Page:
Disc Replacement for Low Back Pain, what's the evidence?

Disc Replacement for Low Back Pain, what's the evidence?

In a prior article, we discussed the use of intervertebral disc replacements for the treatment of neck pain. Please take a look at that article for more details. In short, it is a surgical alternative to discectomy (removal of disc) and fusion in treatment degenerative disease (osteoarthritis) of the neck that has failed conservative treatment. Early studies showed comparable results between the two procedures but further studies are needed to see whether there is any benefit to disc replacement.

The concept of disc replacement actually got its start in the lumbar spine (low back).

The initial proposed indication for lumbar disc replacement was degenerative disc disease of the lumbar spine, a medical term for osteoarthritis of the lower back. The proposed upside is that unlike a lumbar fusion, the disc replacement preserves motion in the operated on segment. One of the issues with lumbar fusions is that once a single lumbar level is fused the mechanical stress is displaced to adjacent segments, and these segments begin to degenerate as well. This happens at a rate of approximately 2.5% per year. However, the issue is slightly more complicated and is not fully explained by increased mechanical stress on the adjacent segments.

A certain proportion of people will develop degenerative disease at multiple levels, regardless of whether anyone of them was operated on. This suggests that not all adjacent segment disease is the result of a fusion.

The second confounding factor is that the additional mechanical stress on adjacent levels is only present if the total motion of the spine remains the same if the spine moves proportionally less after a single level has been fused then the mechanical stress on adjacent levels is not necessarily increased.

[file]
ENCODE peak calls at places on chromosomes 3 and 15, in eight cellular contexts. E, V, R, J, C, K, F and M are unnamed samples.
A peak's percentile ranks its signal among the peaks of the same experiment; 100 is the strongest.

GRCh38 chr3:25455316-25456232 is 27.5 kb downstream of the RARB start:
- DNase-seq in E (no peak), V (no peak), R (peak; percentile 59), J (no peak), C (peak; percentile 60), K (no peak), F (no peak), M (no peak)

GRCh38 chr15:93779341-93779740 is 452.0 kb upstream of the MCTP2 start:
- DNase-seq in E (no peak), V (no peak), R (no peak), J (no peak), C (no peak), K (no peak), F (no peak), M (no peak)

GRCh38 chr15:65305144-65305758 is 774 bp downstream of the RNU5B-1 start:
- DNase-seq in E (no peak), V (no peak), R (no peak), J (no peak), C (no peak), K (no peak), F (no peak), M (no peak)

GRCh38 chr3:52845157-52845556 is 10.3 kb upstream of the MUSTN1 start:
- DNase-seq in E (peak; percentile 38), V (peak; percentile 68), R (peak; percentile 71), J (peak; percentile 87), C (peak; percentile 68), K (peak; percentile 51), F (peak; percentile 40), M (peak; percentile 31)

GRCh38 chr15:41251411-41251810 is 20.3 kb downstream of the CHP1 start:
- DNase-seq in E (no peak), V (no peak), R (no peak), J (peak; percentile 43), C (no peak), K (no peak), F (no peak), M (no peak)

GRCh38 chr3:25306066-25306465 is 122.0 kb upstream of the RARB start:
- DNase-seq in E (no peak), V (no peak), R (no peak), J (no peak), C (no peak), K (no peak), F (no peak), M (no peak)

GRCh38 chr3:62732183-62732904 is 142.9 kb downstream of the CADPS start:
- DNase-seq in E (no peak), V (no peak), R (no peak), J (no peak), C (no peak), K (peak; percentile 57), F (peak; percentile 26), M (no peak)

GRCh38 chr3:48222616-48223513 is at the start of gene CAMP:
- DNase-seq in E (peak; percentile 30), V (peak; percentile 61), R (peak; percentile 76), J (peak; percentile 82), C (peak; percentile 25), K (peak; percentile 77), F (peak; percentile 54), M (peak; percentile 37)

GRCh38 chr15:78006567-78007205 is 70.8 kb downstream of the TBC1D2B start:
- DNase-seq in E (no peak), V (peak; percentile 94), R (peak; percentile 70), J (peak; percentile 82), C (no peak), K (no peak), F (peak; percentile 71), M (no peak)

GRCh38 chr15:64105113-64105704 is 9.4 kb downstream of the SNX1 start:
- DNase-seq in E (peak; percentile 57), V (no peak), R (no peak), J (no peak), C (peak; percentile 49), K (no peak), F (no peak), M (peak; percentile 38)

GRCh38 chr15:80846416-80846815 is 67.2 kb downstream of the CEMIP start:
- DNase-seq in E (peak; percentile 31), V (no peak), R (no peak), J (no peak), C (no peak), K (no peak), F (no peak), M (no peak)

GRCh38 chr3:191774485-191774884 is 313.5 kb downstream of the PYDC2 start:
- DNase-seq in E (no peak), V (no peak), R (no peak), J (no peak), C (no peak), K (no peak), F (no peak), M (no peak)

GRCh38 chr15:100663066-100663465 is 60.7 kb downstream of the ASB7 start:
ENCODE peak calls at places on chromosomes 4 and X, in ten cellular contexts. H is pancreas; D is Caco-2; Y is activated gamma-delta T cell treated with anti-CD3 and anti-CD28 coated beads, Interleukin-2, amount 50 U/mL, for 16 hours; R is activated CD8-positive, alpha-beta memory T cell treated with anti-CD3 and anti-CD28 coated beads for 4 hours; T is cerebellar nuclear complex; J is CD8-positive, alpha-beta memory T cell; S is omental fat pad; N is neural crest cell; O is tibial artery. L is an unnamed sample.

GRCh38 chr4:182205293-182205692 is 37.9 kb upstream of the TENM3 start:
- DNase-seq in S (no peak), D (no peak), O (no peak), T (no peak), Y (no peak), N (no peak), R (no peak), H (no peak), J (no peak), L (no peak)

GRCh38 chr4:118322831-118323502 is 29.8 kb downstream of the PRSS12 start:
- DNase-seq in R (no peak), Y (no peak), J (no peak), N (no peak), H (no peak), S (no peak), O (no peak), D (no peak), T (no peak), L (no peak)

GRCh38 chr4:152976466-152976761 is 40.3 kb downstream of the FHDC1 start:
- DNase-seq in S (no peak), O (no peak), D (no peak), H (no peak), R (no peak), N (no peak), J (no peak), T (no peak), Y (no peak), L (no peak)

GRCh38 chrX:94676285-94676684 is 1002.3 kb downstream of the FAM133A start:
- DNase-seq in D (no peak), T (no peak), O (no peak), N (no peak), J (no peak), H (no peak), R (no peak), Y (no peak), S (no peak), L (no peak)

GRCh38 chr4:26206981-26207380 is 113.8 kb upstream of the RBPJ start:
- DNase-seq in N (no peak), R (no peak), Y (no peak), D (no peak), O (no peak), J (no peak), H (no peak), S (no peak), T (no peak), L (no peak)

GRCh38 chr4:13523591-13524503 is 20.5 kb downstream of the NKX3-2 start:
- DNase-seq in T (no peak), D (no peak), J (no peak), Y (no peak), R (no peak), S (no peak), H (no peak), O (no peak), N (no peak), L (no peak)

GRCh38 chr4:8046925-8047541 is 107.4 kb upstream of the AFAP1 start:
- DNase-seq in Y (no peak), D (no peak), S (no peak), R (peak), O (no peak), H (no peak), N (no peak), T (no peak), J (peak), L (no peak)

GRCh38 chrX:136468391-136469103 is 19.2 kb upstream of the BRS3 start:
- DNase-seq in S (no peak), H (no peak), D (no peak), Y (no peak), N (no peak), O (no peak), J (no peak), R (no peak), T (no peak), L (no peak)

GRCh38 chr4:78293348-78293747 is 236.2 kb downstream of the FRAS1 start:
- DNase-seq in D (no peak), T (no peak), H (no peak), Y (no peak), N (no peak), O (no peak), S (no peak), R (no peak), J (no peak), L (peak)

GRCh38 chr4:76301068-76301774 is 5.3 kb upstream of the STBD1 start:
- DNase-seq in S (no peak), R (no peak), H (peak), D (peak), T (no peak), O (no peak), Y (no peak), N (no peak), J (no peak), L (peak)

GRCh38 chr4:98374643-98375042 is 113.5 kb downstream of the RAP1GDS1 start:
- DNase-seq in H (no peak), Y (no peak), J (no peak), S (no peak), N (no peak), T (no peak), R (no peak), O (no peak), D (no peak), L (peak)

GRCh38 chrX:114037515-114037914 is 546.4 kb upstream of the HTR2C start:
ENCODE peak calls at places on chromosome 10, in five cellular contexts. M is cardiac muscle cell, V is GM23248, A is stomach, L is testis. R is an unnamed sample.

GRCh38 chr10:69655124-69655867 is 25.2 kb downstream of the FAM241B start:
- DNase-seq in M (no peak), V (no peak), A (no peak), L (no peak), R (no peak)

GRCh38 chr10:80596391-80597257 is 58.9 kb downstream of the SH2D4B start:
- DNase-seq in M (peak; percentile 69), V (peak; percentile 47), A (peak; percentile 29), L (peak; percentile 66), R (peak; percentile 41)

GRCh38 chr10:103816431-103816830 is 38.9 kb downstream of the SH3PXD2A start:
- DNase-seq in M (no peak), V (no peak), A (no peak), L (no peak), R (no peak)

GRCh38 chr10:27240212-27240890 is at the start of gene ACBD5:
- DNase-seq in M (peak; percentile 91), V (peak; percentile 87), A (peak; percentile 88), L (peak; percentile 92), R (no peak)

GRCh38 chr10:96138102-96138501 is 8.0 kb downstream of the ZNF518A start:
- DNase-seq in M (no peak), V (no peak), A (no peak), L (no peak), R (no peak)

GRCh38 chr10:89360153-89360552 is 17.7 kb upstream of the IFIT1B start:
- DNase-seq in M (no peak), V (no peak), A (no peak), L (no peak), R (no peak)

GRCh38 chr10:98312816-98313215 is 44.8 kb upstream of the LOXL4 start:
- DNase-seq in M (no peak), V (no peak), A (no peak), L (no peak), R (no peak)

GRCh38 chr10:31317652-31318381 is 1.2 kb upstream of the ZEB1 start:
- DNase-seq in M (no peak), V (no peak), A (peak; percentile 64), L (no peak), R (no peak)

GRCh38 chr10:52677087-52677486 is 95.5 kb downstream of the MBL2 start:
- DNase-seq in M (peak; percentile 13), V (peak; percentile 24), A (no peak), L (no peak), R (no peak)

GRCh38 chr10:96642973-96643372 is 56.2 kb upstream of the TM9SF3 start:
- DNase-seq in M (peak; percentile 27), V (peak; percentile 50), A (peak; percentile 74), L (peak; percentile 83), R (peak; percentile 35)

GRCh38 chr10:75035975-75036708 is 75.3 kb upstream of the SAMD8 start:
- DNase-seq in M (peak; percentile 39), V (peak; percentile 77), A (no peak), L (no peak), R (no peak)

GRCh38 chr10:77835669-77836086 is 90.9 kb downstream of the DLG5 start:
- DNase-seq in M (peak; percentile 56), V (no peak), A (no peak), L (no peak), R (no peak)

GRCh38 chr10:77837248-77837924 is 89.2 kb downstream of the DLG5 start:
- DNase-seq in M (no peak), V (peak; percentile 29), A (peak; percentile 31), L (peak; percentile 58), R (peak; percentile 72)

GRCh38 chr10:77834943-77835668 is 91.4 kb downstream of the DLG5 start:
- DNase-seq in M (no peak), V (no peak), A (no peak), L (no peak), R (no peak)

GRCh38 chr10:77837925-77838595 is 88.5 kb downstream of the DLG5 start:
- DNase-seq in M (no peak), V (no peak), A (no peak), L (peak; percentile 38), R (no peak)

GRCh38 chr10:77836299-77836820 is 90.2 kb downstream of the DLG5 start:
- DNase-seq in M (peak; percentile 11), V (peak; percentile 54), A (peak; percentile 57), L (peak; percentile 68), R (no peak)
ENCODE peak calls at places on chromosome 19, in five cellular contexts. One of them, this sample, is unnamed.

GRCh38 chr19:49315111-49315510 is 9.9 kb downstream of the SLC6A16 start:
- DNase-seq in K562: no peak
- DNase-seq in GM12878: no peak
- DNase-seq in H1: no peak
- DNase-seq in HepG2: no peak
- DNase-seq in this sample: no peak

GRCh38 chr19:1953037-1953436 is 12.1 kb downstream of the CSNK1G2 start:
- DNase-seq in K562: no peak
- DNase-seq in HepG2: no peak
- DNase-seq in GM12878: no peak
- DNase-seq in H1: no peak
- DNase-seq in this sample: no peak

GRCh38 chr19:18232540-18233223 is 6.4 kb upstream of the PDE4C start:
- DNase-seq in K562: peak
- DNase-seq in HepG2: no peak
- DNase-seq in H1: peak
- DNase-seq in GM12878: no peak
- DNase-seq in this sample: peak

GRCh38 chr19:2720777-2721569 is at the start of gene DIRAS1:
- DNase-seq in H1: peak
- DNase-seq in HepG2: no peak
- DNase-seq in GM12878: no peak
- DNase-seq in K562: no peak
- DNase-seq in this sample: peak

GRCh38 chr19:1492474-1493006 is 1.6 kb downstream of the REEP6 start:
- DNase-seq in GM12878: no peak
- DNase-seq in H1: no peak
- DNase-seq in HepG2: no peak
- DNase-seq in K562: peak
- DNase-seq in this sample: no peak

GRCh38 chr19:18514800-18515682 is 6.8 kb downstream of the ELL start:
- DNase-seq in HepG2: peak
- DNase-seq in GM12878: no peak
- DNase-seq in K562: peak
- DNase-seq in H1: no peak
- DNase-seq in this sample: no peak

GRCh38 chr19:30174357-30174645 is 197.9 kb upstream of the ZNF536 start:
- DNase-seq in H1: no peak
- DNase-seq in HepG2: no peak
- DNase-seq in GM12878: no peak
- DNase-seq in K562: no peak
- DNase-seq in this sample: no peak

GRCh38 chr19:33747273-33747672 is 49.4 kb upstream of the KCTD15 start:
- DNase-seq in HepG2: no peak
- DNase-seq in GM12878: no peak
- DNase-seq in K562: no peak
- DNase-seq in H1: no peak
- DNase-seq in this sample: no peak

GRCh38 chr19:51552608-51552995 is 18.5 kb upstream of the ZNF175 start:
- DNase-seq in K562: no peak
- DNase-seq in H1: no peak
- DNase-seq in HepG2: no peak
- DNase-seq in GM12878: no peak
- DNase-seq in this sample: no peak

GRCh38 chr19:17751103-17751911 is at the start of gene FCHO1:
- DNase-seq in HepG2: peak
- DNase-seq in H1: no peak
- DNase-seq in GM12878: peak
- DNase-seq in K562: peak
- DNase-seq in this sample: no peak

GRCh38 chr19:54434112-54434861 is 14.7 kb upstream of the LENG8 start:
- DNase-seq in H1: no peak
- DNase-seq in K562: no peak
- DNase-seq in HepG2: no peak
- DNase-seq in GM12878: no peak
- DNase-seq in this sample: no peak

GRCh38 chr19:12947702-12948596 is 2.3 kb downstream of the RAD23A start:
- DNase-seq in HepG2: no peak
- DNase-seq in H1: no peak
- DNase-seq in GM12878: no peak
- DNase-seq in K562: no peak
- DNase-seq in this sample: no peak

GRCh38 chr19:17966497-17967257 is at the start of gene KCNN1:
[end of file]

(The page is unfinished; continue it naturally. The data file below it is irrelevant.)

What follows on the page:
This is a complicated topic, and the take-home point is that a lot of further research is needed to understand adjacent segment disease better.

Disc Replacement Research

Disc replacement aims at improving the rates of adjacent segment disease, in hopes that preserving motion leads to less stress on adjacent levels. A randomized controlled study in 2012 looked at 5-year results of 161 total disc replacements and 75 fusions performed in patients with degenerative disc disease of the lumbar spine. This study showed that both groups showed significant improvement in terms of pain and function from baseline at 5 years. The study reported results at 2 years and at 5 years. There was no statistically significant difference between the two groups. Unfortunately, the study does not report on the rates of adjacent segment degeneration, which would arguably be the most informative outcome.

This study suggests that lumbar disc replacement is “non-inferior,” meaning at least as good, as a lumbar fusion in providing pain relief and improving function.

It did not address the key question of whether there is less adjacent segment disease when a disc replacement is used. There have been no studies to date that suggest that disc replacements lead to less adjacent level disease, which was a key motivator for their invention. The other limiting factor of this study is that it looks specifically at patients with single level disease. Most commonly patients present with disease at more then 1 level, and it is difficult to predict how a disc replacement would perform in that scenario.

Another study looked at the use of a lumbar disc replacement for two-level degenerative disease of the lumbar spine. The study randomized 256 people to fusion versus disc replacement and followed these patients for 2 years. The total disc replacement group seemed to perform the same or better in terms of pain relief and function improvement throughout the 2 year time period. It is important to remember that these studies aren’t perfect and are performed by the individuals who designed the prosthesis and have a vested interest in seeing this technique succeed. However, we should also not discount the quality of the studies while taking into account potential bias.

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